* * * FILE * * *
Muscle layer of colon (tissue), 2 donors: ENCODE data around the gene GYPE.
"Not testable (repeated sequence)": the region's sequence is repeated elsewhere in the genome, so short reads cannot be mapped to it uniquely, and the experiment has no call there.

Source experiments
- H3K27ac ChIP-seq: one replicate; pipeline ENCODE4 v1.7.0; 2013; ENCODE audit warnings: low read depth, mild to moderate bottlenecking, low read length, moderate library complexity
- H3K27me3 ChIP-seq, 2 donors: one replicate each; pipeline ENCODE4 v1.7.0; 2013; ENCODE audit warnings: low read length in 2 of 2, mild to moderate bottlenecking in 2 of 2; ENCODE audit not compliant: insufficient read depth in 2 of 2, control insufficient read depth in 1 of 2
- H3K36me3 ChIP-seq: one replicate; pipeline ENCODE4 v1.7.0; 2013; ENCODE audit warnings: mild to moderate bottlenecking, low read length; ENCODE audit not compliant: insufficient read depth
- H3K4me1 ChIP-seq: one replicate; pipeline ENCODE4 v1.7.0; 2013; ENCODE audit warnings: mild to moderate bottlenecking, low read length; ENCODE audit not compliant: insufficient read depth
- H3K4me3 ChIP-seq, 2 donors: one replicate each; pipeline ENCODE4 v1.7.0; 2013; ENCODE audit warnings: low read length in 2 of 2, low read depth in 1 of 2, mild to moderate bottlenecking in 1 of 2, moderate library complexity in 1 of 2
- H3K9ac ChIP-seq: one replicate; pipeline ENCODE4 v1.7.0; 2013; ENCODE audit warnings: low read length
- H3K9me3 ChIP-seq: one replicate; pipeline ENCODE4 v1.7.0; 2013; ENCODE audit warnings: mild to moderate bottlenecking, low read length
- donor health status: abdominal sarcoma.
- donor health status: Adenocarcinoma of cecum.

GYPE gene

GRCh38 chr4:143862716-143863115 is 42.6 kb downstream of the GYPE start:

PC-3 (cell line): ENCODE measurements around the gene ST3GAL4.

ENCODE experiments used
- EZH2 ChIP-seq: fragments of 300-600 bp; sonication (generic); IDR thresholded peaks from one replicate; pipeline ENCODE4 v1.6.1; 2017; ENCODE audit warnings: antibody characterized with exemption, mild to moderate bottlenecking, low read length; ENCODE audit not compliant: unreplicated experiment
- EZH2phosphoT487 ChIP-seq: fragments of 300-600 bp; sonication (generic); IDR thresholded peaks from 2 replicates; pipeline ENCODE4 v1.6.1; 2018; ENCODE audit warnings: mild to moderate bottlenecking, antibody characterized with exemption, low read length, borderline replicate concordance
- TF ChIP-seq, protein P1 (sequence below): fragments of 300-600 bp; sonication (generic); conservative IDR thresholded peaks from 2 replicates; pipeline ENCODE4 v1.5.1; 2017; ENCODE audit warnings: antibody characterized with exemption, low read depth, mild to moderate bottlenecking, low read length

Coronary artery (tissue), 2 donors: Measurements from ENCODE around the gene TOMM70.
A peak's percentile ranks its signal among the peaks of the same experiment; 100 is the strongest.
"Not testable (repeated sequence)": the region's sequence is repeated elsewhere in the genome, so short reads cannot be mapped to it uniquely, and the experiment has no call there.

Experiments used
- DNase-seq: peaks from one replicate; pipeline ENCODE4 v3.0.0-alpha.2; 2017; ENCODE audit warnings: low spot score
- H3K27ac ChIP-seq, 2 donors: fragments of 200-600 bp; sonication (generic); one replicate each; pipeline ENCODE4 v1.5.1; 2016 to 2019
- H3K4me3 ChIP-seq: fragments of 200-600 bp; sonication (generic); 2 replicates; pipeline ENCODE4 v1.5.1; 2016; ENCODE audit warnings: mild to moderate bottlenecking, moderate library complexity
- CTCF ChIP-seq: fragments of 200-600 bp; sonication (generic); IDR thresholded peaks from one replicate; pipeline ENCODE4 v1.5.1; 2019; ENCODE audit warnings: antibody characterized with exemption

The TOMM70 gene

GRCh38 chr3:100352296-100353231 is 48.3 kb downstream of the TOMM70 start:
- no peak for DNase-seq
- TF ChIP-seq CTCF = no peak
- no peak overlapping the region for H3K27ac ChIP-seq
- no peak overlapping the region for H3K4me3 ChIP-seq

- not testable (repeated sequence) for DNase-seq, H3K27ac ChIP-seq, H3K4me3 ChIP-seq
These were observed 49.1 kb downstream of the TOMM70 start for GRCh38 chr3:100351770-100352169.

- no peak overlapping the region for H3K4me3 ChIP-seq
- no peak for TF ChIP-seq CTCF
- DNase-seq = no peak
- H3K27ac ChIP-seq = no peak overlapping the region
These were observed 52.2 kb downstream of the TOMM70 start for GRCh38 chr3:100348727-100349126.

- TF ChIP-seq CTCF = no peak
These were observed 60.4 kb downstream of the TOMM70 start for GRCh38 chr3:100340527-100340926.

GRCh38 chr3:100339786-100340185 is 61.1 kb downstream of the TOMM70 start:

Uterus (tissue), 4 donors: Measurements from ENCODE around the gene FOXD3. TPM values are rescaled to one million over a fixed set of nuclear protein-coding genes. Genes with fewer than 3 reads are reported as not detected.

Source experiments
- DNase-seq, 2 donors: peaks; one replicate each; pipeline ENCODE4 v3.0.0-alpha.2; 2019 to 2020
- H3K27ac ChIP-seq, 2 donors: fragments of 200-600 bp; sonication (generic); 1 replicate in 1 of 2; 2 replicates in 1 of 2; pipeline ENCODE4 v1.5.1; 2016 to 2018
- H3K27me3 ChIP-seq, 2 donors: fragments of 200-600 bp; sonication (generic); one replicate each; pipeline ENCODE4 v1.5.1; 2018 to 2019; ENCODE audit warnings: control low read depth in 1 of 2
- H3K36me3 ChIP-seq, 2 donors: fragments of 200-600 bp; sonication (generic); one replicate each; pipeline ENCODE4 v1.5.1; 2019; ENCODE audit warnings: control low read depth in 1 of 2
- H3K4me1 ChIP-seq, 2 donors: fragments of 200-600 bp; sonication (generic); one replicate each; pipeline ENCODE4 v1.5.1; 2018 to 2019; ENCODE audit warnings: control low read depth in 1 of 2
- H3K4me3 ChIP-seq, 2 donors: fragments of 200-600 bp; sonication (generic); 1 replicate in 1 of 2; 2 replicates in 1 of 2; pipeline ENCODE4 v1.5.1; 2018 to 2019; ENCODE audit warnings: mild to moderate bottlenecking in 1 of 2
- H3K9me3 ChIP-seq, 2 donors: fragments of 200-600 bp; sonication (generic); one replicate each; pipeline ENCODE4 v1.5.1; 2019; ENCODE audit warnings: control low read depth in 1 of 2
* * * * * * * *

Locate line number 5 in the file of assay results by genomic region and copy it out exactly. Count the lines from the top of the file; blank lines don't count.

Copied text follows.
- H3K27me3 ChIP-seq, 2 donors: one replicate each; pipeline ENCODE4 v1.7.0; 2013; ENCODE audit warnings: low read length in 2 of 2, mild to moderate bottlenecking in 2 of 2; ENCODE audit not compliant: insufficient read depth in 2 of 2, control insufficient read depth in 1 of 2